2019 Traveling Seminar

February 6

Day Eleven

A breakfast at the Scots Hotel is not to be missed, although I suppose that’s true of any meal in this hotel. Pastries, eggs of any kind, fruits, breads, vegetables, cheeses, fresh-squeezed orange juice, a wide variety of teas…it goes on and on. Even bacon!

I led an early morning, pre-breakfast walk along the boardwalk through town that overlooks the Sea of Galilee. It is actually a large freshwater lake…about the size of Lake Pepin, we think (about 21 miles long and 7 miles wide)…only not frozen.

For our morning devotions we walked the half-block down toward the water to the Church of St. Andrew, a lovely Scottish Presbyterian chapel that hosts a small congregation. The minister, Kate MacDonald, met us and joined us in prayer. She spoke about her work there, which is as much with dozens of partners in Israel and Palestine working for peace and justice, as it is with pastoral leadership in the congregation.

Kate joined us for the morning, which began with a visit to Magdala, the hometown of Mary Magdalene. It’s located about a five-minute drive north of Tiberias along the lake shore. It served as a fish market for the local region in biblical times, as it is located at the place where the valley coming down from the Galilean hills meets the lake. Only ten years ago, as a Roman Catholic hotel was being constructed, a first-century synagogue was unearthed. Hotel construction stopped and archaeological work began. There is no doubt that it was a functioning synagogue in the time of Jesus. It is the oldest excavated synagogue in Israel; surely Jesus taught there many times. It is only a short day’s walk from Capernaum, where he lived during most of his ministry.

Our tour guide, Celine (mistakenly called Isabella by our guide George…that’s another story) was delightful and full of details. She began by saying, “We are now going back in a time machine, 2,000 years ago, to the time of Jesus, in this very spot…”After the archaeological site tour, complete with multiple stories and brief homilies, she took our group to the chapel, where the presence of women in the Bible is celebrated. As Reinerio Ace later said, Mary Magdalene was a powerful woman in the ministry of Jesus; the chapel acknowledges that.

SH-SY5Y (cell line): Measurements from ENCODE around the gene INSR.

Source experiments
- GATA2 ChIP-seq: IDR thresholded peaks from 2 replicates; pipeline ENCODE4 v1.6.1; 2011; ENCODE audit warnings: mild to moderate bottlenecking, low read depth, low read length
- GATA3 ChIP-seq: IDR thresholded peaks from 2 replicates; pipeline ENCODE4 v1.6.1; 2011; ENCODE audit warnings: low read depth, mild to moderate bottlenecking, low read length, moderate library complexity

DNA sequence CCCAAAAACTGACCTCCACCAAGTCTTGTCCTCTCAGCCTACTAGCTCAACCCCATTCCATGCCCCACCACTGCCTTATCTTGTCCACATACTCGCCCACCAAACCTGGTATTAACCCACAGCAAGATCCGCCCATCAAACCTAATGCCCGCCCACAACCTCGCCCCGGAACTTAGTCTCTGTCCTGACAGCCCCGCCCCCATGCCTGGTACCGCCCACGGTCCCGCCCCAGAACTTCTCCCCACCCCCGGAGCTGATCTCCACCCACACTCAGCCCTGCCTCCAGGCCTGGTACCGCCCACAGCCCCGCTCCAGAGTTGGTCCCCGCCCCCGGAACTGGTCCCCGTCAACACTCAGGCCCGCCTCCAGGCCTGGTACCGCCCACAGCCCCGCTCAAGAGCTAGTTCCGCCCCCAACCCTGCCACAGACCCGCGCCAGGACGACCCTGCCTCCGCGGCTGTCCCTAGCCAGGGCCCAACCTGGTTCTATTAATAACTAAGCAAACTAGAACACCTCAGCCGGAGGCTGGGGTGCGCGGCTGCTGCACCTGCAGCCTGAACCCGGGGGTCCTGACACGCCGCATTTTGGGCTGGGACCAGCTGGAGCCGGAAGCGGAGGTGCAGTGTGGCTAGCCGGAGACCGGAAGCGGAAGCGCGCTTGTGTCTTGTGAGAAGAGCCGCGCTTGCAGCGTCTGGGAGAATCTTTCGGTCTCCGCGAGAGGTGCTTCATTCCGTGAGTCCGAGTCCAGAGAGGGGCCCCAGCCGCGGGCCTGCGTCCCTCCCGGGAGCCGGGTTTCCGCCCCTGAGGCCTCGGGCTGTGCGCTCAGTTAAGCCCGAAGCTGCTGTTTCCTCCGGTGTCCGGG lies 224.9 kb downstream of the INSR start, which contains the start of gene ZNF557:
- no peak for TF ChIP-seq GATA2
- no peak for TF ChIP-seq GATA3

Eight women are represented on eight pillars in the Women’s Atrium, beginning with Mary Magdalene and ending with women of faith everywhere. While our group gathered in one of the side chapels, a woman soloist could be heard singing elsewhere in the building. A powerful moment.

The largest part of the building opens into the Boat Chapel, a beautiful space centered on a Galilean fishing boat. The preacher speaks from the boat (as Jesus did), while the backdrop is a large window giving a vista out onto the Sea of Galilee. It’s dramatic!

Our next stop after Magdala was a short drive away – the Mount of the Beatitudes. Jesus preached the Sermon on the Mount there, or near there. The chapel is lovely, but the real beauty is found in the serenity of the hillside and its view over the Sea of Galilee. We gathered in a garden-like setting, looking out over the water from high on the hill, as Kathy read the entire Sermon on the Mount from Matthew’s gospel. It’s long, and rarely read in its entirety, but sitting in that spot it was a meaningful experience.

Next, off to the north. Since it was was raining, we canceled the planned walk from the Mount of the Beatitudes to Capernaum and head toward Lebanon. We drive into alpine-like mountains; snow-capped Mt. Hermon loomed over us. It’s Israel’s highest peak. We ate a Druse restaurant (this is where they live) in the Golan Heights. There were minefields along the roadsides, a leftover from the 1967 Six Day War with Syria and other Arab nations.

Our destination was Caesarea Philippi, a gorgeous place of springs and waterfalls that are the source of the River Jordan. Jesus calmed to this place, according to the gospels. Here is where he asked, “Who do you say that I am,” of his disciples. Standing there with our group, looking at the ruins of pagan temples praising the Emperor Augustus, we could imagine how Jesus’ question was quite provocative, even political in that context.

As we headed back down the mountain toward the Sea of Galilee, most of us dozed off, our heads full of new information and lots of questions.

An hour later we woke up as we pulled into Capernaum, the village that Jesus made his “headquarters” while he taught and healed and preached. His hometown neighbors had run him out of Nazareth, so he chose to settle in the lakeside town, apparently in the house of Peter. Jesus would have taught in the synagogue there. We reverentially walked through the old synagogue and listened as Kathy read scripture.

It was another place where we could be sure Jesus himself would have walked. All in all, a good, long day!

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